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Online Resources: Digests

October 1996
EDO-FL-97-02

African Languages at the K–12 Level

Patricia Kuntz, University of Wisconsin, Madison

Although the teaching of African languages at the elementary and secondary levels is rare, a number of schools offer one or more of the following major African languages at these levels: Arabic (North Africa), Hausa (West Africa), Swahili (East Africa), Wolof (Senegal), Yoruba (Nigeria), and Xhosa and Zulu (South Africa). Strictly speaking, Arabic is a colonial language brought to North Africa by Arabs from the Arabian peninsula. Through the spread of Islam and the introduction of Quranic schools, Arabic has flourished in Africa. U.S. universities and government agencies classify Arabic as both an African and a Middle Eastern language.

Heritage Language

American children whose ancestors spoke an African language often seek to study it. These students include both recent immigrants and African Americans whose ancestors were slaves. The latter often have limited knowledge of their language heritage, because slavery discouraged the retention of language and cultural identity. Given this loss, many African-American students choose to study one of the more prominent African languages, such as Hausa, Swahili, Yoruba, or Zulu. Recently, African Americans who promote an Afrocentric curriculum have included the instruction of African languages and their related cultures. In support of an Afrocentric approach to education, new African immigrants frequently teach at places such as The Swahili Institute (Chicago).

Many immigrants from North Africa who speak Arabic have come to the United States recently as scholars or professionals. These Arab Americans tend to congregate in major cities, which enables them to sponsor Arabic-language newspapers, radio, and television stations. Their children may attend private or weekend schools to study Arabic and learn about Arabic culture.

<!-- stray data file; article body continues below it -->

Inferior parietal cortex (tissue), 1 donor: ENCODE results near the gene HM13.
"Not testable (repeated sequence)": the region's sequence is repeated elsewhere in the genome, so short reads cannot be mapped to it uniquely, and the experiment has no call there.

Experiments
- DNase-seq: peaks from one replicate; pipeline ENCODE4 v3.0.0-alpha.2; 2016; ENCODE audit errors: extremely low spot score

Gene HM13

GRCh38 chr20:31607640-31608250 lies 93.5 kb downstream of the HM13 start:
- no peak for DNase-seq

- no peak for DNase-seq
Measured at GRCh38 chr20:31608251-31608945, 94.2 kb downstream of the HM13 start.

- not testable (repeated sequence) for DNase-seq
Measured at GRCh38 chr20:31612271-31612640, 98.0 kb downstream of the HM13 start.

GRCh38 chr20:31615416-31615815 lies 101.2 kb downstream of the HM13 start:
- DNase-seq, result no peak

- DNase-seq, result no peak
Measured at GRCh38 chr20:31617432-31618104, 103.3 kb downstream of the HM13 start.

Legislation Promoting Language Instruction

Since the 1970s, federal legislation has provided funding that K–12 teachers could apply to African language instruction. However, the lack of grass-roots demands for such instruction has discouraged teachers and administrators from offering programs.

Educate America Act of 1994. This Act designated that major disciplines, including foreign languages, design national standards for instruction at the K–12 level. To date, no teachers of African languages have participated in the preparation of generic standards at these levels. However, Africanists are in the process of developing proficiency guidelines for Hausa, Swahili, and Yoruba. The Arabic instructor at North Atlanta High School (GA) has worked in collaboration with universities funded by the Higher Education Act (HEA) to create the Arabic ACTFL proficiency guidelines, and several Arabic teachers hold certification in the ACTFL oral proficiency interview.

Foreign Language Act. In 1988, the U.S. Congress passed the Foreign Language Act (FLA) to specify which languages were the most critical ones for U.S. government interests. Legislators designated five languages of which Arabic was one.

FLA also supported summer language programs. One program, the Critical Languages and Area Studies Consortium (CLASC), provided precollegiate instruction, teacher training workshops, educational conferences, and materials development for Arabic. Another program, directed in 1990 by Mohammed Jiyad, provided Arabic instruction for high school students at the Northfield-Mt. Hermon School (MA). The course comprised 6 weeks of instruction, academic year audio conferencing, and 6 weeks of study in Egypt. Most students achieved an intermediate proficiency rating at the end of the program. Jiyad and Mahdi Alosh (Ohio State University) prepared computer programs and textbooks for the course.

Higher Education Act. As a result of reauthorization of the Higher Education Act in 1972, the U.S. Congress stipulated that universities seeking federal funding to promote less commonly taught languages should provide outreach to K–12 teachers. Two funded universities have developed African language instruction for this level. During the academic year, Yale University graduate students offer after-school programs for high school students in Afrikaans, Hausa, Swahili, Yoruba, and Zulu. Likewise, University of Wisconsin students have taught Swahili in after-school programs, in summer programs, or at West High School in Madison.